Wonder if Rand would consider Steve Jobs as one of her 'Heros' ?
He and Roark do have a lot in common
(so to speak)

No need to answer, just something to Think Different about



.

Now ...

Others of you keep commenting - 'This sucks and that sucks'

We'll assume you're new to Mac Family
And still using your Windoze way of 'Thinking Same and Shallow'
(so to speak)



.

(is ok, we love you anyway)



.
post #206 of 306
Quote:
Originally Posted by jragosta View Post

One doesn't need a degree in Architecture (or Art, for that matter) to judge the aesthetic of a building. But that's not the issue here. People (including the hack journalist who started this whole thing) are arguing that the building us UNSUITABLE, not ugly. To judge the suitability of a building, you SHOULD understand at least the basic principles of how architecture fits with its environment and, more importantly, the needs of the user.

Clearly, he's out of touch with the general public, so why should we give his opinion any additional weight beyond that of an individual who doesn't live in the area?

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post #207 of 306
Quote:
Originally Posted by BC Kelly View Post

.

And you may even possess the potential to discuss Ayn Rand ?
As well as her views on 'Arches' ?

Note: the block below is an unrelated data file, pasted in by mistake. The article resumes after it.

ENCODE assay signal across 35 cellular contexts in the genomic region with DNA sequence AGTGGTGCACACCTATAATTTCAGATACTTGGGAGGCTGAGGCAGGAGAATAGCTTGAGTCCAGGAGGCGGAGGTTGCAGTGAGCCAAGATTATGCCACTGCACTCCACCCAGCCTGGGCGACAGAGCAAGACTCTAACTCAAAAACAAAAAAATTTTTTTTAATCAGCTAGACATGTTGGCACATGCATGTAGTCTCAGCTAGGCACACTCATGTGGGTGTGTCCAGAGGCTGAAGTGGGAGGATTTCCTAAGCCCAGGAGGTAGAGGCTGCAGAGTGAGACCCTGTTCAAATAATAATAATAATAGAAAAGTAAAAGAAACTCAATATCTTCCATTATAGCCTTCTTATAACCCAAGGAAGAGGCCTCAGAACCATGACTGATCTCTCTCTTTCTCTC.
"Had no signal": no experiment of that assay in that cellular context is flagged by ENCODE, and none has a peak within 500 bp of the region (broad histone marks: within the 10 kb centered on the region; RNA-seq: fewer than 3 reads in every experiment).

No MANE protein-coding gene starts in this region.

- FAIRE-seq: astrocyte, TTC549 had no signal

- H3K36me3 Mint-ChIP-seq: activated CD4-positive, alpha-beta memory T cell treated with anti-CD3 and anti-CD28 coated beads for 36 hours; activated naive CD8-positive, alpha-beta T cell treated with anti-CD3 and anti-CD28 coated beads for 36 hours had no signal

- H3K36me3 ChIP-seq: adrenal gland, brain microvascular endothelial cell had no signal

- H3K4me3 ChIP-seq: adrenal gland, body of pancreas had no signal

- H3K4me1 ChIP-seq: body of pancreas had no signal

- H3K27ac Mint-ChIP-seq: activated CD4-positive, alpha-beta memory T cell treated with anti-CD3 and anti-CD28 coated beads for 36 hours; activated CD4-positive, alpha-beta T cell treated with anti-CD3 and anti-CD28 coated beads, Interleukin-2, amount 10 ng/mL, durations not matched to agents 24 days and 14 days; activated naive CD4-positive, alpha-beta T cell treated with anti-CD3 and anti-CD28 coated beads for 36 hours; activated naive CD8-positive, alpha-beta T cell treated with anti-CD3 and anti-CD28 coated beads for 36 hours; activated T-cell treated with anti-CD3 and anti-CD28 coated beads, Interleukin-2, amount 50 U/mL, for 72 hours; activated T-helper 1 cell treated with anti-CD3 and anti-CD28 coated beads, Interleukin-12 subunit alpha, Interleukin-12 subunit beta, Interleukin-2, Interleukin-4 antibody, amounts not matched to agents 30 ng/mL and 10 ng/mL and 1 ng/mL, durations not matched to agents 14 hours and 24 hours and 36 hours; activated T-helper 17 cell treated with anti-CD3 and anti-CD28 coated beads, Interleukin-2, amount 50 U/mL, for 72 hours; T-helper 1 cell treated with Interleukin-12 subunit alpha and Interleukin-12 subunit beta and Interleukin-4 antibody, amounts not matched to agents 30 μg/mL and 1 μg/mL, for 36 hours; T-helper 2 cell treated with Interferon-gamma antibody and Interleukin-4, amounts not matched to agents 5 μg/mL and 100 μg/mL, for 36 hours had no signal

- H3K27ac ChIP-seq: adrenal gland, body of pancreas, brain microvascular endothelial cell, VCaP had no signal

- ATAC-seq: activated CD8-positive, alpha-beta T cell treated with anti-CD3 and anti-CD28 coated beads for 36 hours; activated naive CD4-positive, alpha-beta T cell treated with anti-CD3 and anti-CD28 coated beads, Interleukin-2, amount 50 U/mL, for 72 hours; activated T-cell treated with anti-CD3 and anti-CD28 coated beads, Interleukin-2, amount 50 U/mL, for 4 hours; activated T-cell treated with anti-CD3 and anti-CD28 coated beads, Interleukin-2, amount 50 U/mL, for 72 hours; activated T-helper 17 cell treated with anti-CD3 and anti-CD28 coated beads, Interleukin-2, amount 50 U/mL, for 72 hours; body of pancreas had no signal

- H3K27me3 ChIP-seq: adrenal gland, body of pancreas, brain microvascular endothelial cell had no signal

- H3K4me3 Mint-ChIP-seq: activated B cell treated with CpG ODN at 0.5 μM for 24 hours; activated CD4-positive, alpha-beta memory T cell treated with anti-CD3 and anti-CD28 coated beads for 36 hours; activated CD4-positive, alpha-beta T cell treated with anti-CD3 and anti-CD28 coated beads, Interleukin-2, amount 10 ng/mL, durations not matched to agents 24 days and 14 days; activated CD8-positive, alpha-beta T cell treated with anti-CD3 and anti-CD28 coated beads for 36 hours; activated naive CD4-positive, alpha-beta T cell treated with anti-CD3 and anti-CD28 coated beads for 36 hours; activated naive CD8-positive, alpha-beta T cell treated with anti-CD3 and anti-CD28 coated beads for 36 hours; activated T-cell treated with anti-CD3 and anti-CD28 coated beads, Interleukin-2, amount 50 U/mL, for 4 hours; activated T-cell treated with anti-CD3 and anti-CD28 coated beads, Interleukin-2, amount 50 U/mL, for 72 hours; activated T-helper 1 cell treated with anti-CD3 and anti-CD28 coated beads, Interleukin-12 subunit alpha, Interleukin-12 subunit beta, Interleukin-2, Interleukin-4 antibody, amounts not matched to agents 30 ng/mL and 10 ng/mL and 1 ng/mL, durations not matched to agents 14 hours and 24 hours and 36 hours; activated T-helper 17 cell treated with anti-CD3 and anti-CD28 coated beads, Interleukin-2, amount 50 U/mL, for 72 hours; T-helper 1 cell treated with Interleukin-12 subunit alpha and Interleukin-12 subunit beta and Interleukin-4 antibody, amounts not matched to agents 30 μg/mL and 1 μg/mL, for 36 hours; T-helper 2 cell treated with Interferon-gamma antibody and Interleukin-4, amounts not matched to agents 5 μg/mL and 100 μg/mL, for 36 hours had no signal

Wonder if Rand would consider Steve Jobs as one of her 'Heros' ?
He and Roark do have a lot in common
(so to speak).

Sorry, not elite enough to even attempt to grapple with the world-class intellect of Ms. Rand.

As far as Steve being one of her heroes? Unless he suddenly morphs into Joe McCarthy, I doubt it.
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post #208 of 306
Quote:
Originally Posted by Dr Millmoss View Post

We don't know whether any ego battle has taken place, so I think that's a misinterpretation of the issue. All major buildings have a backstory. These buildings are very much about the people who finance, design and build them. Then we live with the decisions made by these individuals, in a very real and tangible fashion, sometimes for a century or more. The result is not an abstraction, it's literally a concrete reality. So no, discussing the personal dynamics behind how the design was conceived is hardly a waste of space. In fact I would say that this topic will be hotly debated among people who are interested in such things for many years to come. It's very much in the nature of major buildings for this to occur.

I believe Hawthorne was quite clear about his opinion on the merits of the building. He thinks it's a throwback and a wasted opportunity. I happen to agree, and not because he said it. I said very much the same thing weeks ago in other threads on this subject, for many of the same reasons he stated in his piece. But we can wait patiently for an alternative view to emerge from the architecture and planning communities. I have yet to see one. Perhaps if you do, you can point us to it.

I meant the ego battle that Hawthorne brought up about Jobs and Apple not identifying the architect to his satisfaction. You alluded to it also in talking about rock star architects. I don't think I misinterpreted anything.
post #209 of 306
Quote:
Originally Posted by Dr Millmoss View Post

I doubt it. The transportation problems are inherent with the concept.

Are the transportation problems inherent to the concept or are they inherent to Cupertino?

Don't forget... Steve said that he doesn't want to leave Cupertino.